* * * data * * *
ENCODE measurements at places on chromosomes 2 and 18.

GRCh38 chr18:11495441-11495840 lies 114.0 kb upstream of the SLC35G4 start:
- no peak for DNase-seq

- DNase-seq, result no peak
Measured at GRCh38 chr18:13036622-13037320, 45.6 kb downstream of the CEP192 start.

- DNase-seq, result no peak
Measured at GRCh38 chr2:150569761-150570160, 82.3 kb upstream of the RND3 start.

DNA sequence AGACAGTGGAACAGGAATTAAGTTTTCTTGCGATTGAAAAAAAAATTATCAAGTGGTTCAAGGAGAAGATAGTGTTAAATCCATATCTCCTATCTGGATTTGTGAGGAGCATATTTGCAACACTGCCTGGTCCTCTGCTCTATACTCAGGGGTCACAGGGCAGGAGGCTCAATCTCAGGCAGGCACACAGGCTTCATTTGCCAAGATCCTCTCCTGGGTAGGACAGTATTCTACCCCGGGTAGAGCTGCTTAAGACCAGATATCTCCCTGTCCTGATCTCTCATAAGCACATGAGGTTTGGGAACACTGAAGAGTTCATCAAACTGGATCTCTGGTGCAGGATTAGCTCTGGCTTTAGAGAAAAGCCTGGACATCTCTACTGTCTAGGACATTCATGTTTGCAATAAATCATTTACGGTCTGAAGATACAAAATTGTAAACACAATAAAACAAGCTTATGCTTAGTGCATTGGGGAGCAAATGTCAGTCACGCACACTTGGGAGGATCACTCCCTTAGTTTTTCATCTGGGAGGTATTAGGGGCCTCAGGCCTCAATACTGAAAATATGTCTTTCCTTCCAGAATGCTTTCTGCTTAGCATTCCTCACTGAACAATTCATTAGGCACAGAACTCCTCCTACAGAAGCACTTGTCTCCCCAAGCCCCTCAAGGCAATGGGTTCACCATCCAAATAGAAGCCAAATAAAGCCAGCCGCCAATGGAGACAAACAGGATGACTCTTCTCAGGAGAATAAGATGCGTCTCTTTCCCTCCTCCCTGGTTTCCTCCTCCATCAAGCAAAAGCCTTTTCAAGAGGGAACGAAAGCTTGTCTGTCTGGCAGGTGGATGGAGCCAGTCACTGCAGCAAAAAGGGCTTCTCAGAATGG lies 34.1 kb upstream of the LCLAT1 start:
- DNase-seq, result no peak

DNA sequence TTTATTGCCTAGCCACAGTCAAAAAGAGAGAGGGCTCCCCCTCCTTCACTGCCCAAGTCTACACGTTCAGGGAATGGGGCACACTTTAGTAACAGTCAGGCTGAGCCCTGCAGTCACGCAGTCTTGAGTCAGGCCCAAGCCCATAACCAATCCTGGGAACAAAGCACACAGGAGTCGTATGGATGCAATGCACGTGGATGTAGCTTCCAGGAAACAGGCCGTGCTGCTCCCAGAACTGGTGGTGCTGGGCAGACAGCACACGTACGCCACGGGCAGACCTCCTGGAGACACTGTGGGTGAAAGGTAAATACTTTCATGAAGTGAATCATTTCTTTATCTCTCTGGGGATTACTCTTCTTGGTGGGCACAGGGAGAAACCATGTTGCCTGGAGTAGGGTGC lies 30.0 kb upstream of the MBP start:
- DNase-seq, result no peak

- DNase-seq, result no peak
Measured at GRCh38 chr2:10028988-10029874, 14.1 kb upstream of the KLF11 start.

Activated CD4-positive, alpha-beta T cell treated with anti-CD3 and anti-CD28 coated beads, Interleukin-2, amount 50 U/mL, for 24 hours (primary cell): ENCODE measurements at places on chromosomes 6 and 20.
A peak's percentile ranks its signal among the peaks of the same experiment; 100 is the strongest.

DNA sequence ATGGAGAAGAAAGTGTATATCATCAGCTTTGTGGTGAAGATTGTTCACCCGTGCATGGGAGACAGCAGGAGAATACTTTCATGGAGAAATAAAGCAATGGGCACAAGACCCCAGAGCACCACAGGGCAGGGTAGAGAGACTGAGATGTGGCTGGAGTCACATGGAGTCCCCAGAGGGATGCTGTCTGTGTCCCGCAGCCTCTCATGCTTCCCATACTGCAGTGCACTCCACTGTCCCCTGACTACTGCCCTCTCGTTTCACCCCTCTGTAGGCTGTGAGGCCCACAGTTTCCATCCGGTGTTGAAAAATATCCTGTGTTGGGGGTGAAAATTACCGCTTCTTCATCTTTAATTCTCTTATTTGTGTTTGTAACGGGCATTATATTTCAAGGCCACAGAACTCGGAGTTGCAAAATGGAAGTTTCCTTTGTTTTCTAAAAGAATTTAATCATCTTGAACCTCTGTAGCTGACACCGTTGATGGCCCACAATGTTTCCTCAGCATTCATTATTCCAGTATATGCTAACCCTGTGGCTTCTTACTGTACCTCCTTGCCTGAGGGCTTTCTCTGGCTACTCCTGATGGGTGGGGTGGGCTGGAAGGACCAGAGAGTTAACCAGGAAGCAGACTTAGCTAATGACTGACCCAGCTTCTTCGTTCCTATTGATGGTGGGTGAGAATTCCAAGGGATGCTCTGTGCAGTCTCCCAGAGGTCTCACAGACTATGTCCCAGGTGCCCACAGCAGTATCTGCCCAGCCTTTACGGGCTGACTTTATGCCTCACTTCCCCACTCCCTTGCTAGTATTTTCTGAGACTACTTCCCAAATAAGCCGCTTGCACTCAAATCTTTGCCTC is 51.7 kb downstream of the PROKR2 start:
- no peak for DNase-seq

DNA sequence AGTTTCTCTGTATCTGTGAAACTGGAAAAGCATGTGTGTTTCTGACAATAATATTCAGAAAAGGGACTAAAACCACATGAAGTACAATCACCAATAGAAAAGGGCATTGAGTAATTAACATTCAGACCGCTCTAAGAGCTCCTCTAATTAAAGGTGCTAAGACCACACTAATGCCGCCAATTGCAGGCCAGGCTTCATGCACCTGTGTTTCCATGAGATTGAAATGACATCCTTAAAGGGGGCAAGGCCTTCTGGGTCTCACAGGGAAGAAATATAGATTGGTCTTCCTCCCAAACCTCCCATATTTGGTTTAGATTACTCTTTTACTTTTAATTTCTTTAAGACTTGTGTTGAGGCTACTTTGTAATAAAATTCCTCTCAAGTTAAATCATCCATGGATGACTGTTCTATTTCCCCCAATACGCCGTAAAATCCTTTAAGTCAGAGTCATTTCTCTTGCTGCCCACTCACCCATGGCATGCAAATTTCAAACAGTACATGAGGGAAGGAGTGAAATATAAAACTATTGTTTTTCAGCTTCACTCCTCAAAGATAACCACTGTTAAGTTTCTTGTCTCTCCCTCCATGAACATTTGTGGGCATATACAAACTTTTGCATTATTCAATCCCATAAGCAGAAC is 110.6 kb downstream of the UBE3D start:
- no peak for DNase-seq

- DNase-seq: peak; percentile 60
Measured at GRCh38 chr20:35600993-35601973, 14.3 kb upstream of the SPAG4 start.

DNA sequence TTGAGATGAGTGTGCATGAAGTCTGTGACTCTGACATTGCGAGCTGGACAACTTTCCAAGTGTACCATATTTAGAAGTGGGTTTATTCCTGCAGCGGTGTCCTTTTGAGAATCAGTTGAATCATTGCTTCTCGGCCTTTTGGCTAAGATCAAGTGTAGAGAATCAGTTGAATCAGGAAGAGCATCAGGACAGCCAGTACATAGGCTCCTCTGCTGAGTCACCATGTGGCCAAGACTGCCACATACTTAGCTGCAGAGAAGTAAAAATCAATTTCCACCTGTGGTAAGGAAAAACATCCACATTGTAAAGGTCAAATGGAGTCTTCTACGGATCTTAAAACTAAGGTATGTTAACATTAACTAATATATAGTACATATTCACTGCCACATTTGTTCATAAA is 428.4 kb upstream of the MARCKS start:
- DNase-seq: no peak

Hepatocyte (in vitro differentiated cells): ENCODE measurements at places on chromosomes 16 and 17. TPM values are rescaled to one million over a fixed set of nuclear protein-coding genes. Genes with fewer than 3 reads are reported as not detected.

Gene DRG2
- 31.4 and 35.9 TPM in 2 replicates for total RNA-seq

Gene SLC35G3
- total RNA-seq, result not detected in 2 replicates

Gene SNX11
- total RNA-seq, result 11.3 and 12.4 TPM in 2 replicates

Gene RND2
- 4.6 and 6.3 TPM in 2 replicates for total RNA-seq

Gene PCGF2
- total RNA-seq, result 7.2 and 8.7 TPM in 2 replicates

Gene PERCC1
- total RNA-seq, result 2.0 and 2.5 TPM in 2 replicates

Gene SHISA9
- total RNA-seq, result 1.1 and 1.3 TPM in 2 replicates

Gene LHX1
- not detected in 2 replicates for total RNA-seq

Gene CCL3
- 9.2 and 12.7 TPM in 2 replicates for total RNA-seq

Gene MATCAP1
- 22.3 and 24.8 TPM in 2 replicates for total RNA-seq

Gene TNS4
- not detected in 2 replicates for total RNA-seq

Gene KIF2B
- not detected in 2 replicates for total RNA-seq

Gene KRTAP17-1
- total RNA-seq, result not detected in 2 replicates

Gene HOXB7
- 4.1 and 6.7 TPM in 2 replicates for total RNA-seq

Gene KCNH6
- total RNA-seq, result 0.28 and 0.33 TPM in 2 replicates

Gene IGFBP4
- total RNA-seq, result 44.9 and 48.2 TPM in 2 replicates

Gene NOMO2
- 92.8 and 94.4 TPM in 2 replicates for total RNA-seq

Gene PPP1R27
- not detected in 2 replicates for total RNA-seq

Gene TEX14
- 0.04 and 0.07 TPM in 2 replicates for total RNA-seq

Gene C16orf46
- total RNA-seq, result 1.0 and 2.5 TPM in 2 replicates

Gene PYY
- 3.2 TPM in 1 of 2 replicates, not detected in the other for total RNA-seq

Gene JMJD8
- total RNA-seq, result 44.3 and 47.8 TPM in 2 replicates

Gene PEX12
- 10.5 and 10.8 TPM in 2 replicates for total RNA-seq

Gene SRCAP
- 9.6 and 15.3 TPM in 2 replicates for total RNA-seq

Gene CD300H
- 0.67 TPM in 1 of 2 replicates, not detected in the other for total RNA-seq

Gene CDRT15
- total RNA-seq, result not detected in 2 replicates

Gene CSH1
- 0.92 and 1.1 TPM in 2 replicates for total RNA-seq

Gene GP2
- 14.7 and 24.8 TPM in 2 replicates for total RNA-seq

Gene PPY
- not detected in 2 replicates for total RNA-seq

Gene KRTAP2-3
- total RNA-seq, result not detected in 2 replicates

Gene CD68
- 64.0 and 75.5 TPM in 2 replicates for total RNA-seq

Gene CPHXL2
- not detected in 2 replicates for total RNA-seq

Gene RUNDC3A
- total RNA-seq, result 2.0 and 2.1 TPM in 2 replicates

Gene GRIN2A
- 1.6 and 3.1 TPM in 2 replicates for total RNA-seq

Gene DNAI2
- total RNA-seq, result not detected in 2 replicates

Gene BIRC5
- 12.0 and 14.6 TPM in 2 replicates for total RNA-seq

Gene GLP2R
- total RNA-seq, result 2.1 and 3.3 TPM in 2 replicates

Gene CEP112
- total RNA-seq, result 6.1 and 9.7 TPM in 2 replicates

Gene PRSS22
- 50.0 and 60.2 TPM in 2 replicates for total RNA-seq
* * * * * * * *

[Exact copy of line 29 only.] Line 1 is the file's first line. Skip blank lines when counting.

Gene SNX11